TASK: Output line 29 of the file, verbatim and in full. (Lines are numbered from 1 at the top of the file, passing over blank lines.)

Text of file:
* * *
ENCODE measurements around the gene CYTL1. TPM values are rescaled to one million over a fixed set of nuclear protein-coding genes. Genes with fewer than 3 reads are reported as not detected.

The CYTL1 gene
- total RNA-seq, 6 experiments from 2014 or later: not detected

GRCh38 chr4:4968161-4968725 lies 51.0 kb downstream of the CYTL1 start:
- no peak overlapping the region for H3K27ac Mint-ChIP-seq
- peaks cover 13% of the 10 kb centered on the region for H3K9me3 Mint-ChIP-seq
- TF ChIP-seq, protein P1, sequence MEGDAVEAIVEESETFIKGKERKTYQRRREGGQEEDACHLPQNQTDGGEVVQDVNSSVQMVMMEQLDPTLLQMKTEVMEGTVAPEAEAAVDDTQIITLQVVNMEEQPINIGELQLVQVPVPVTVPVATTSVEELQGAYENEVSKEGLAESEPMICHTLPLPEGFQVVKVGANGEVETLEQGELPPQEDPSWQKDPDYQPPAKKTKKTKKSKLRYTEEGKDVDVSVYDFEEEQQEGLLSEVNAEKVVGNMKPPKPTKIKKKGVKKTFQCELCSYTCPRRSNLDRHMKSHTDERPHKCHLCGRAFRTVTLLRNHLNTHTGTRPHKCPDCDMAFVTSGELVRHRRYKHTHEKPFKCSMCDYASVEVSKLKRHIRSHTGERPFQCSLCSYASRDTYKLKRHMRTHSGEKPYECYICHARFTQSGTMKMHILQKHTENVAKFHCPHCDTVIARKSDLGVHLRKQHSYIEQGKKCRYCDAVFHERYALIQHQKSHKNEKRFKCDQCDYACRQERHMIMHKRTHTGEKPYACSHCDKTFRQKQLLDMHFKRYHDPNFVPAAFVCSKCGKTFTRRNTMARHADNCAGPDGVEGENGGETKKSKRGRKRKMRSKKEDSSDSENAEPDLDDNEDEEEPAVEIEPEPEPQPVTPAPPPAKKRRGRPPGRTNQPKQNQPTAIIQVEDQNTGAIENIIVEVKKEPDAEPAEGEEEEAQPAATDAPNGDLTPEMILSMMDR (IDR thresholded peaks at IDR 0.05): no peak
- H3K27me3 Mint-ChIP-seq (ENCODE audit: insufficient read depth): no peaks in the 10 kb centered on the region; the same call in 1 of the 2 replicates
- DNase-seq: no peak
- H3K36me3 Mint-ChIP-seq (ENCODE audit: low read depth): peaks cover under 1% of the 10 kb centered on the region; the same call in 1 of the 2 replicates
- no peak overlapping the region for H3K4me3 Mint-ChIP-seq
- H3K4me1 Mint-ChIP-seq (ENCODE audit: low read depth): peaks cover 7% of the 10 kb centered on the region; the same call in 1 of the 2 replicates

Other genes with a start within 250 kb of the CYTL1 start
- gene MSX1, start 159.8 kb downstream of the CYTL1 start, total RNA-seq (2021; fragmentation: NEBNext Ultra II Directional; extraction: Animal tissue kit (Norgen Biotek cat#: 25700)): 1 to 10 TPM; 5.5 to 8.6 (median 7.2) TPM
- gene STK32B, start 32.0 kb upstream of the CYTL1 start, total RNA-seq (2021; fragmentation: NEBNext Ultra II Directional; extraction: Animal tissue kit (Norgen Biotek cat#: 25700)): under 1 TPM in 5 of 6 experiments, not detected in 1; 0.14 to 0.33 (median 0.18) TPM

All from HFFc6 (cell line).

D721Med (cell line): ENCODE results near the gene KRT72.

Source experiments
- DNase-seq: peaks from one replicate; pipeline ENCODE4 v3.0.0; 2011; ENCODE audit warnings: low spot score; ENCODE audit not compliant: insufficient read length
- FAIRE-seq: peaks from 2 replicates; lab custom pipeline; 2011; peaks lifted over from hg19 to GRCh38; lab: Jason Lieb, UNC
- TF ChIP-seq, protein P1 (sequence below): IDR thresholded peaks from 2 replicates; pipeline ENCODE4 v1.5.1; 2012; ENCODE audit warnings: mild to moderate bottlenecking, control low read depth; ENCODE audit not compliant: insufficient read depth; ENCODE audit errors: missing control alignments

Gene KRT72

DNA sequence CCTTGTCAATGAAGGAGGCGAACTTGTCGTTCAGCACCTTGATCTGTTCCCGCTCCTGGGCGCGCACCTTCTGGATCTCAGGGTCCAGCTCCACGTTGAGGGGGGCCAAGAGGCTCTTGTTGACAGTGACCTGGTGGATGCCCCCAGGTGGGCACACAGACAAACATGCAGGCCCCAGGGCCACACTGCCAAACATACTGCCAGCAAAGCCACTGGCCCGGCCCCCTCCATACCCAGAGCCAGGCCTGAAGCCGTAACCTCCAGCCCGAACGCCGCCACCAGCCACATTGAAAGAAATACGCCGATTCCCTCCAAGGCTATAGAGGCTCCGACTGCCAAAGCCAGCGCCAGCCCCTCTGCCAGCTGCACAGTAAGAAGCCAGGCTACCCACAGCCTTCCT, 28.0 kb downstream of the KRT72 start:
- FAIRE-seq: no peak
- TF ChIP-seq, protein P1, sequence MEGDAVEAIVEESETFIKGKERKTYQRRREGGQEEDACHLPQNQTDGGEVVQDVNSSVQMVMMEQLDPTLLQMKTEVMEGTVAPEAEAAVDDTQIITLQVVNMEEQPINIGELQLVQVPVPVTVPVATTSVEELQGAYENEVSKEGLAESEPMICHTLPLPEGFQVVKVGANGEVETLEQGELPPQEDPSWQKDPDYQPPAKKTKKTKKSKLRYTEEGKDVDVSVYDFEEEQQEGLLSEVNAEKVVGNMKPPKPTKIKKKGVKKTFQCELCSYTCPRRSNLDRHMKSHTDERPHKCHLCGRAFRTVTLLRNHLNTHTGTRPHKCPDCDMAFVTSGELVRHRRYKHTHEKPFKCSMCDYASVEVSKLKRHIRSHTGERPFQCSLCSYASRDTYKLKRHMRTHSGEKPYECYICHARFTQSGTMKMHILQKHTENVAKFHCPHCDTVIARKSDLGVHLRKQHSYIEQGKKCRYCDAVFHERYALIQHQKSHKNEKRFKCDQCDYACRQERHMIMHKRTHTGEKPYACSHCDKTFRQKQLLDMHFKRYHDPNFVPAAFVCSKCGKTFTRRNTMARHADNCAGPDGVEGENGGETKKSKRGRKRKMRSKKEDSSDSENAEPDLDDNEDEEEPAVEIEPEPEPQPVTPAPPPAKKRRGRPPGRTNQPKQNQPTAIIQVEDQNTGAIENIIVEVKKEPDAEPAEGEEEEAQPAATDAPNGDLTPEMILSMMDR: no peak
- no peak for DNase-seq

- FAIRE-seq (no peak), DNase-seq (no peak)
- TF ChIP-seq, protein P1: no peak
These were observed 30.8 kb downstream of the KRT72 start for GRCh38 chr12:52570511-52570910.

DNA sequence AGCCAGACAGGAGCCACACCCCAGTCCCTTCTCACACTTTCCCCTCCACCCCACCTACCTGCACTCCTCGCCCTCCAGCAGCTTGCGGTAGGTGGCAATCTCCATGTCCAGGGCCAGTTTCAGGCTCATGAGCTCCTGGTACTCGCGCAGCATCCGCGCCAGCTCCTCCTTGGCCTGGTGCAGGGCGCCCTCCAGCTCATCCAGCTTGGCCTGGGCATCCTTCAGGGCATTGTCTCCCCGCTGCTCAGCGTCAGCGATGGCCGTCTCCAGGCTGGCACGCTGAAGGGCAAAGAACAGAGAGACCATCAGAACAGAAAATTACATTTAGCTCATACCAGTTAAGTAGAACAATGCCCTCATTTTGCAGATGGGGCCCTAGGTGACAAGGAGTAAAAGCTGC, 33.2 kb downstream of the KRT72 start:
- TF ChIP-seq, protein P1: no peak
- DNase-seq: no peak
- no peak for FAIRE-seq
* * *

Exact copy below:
These were observed 30.8 kb downstream of the KRT72 start for GRCh38 chr12:52570511-52570910.